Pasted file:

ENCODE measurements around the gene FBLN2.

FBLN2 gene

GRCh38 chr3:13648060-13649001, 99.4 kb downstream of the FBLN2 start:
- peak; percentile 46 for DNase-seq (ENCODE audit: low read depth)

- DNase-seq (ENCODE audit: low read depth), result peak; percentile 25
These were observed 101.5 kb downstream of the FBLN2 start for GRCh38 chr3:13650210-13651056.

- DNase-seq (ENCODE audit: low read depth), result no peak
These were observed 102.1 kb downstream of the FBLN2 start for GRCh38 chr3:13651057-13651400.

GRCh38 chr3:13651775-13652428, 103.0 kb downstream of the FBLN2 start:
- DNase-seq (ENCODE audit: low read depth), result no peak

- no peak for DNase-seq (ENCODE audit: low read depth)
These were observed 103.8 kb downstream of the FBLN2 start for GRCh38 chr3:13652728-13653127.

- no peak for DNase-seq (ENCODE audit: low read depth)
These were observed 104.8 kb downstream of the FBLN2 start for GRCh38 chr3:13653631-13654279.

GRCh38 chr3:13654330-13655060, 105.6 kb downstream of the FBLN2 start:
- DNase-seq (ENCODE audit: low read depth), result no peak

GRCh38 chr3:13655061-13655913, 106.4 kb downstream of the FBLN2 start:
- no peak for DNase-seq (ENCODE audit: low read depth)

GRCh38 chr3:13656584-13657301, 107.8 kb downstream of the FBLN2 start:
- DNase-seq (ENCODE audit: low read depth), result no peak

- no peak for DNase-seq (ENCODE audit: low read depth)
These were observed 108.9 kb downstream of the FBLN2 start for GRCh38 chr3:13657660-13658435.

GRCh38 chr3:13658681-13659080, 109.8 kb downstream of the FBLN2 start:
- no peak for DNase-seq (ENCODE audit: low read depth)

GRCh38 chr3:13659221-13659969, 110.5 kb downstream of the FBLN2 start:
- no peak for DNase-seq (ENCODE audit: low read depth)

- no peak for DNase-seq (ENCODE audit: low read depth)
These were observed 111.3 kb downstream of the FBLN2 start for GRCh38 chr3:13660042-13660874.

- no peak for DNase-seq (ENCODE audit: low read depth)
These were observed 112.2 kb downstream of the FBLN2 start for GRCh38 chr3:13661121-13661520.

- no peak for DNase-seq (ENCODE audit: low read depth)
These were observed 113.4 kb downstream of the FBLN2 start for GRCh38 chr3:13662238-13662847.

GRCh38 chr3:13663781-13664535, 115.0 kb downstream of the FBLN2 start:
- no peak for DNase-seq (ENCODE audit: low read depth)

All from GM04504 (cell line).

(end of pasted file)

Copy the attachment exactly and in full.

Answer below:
ENCODE measurements around the gene FBLN2.

FBLN2 gene

GRCh38 chr3:13648060-13649001, 99.4 kb downstream of the FBLN2 start:
- peak; percentile 46 for DNase-seq (ENCODE audit: low read depth)

- DNase-seq (ENCODE audit: low read depth), result peak; percentile 25
These were observed 101.5 kb downstream of the FBLN2 start for GRCh38 chr3:13650210-13651056.

- DNase-seq (ENCODE audit: low read depth), result no peak
These were observed 102.1 kb downstream of the FBLN2 start for GRCh38 chr3:13651057-13651400.

GRCh38 chr3:13651775-13652428, 103.0 kb downstream of the FBLN2 start:
- DNase-seq (ENCODE audit: low read depth), result no peak

- no peak for DNase-seq (ENCODE audit: low read depth)
These were observed 103.8 kb downstream of the FBLN2 start for GRCh38 chr3:13652728-13653127.

- no peak for DNase-seq (ENCODE audit: low read depth)
These were observed 104.8 kb downstream of the FBLN2 start for GRCh38 chr3:13653631-13654279.

GRCh38 chr3:13654330-13655060, 105.6 kb downstream of the FBLN2 start:
- DNase-seq (ENCODE audit: low read depth), result no peak

GRCh38 chr3:13655061-13655913, 106.4 kb downstream of the FBLN2 start:
- no peak for DNase-seq (ENCODE audit: low read depth)

GRCh38 chr3:13656584-13657301, 107.8 kb downstream of the FBLN2 start:
- DNase-seq (ENCODE audit: low read depth), result no peak

- no peak for DNase-seq (ENCODE audit: low read depth)
These were observed 108.9 kb downstream of the FBLN2 start for GRCh38 chr3:13657660-13658435.

GRCh38 chr3:13658681-13659080, 109.8 kb downstream of the FBLN2 start:
- no peak for DNase-seq (ENCODE audit: low read depth)

GRCh38 chr3:13659221-13659969, 110.5 kb downstream of the FBLN2 start:
- no peak for DNase-seq (ENCODE audit: low read depth)

- no peak for DNase-seq (ENCODE audit: low read depth)
These were observed 111.3 kb downstream of the FBLN2 start for GRCh38 chr3:13660042-13660874.

- no peak for DNase-seq (ENCODE audit: low read depth)
These were observed 112.2 kb downstream of the FBLN2 start for GRCh38 chr3:13661121-13661520.

- no peak for DNase-seq (ENCODE audit: low read depth)
These were observed 113.4 kb downstream of the FBLN2 start for GRCh38 chr3:13662238-13662847.

GRCh38 chr3:13663781-13664535, 115.0 kb downstream of the FBLN2 start:
- no peak for DNase-seq (ENCODE audit: low read depth)

All from GM04504 (cell line).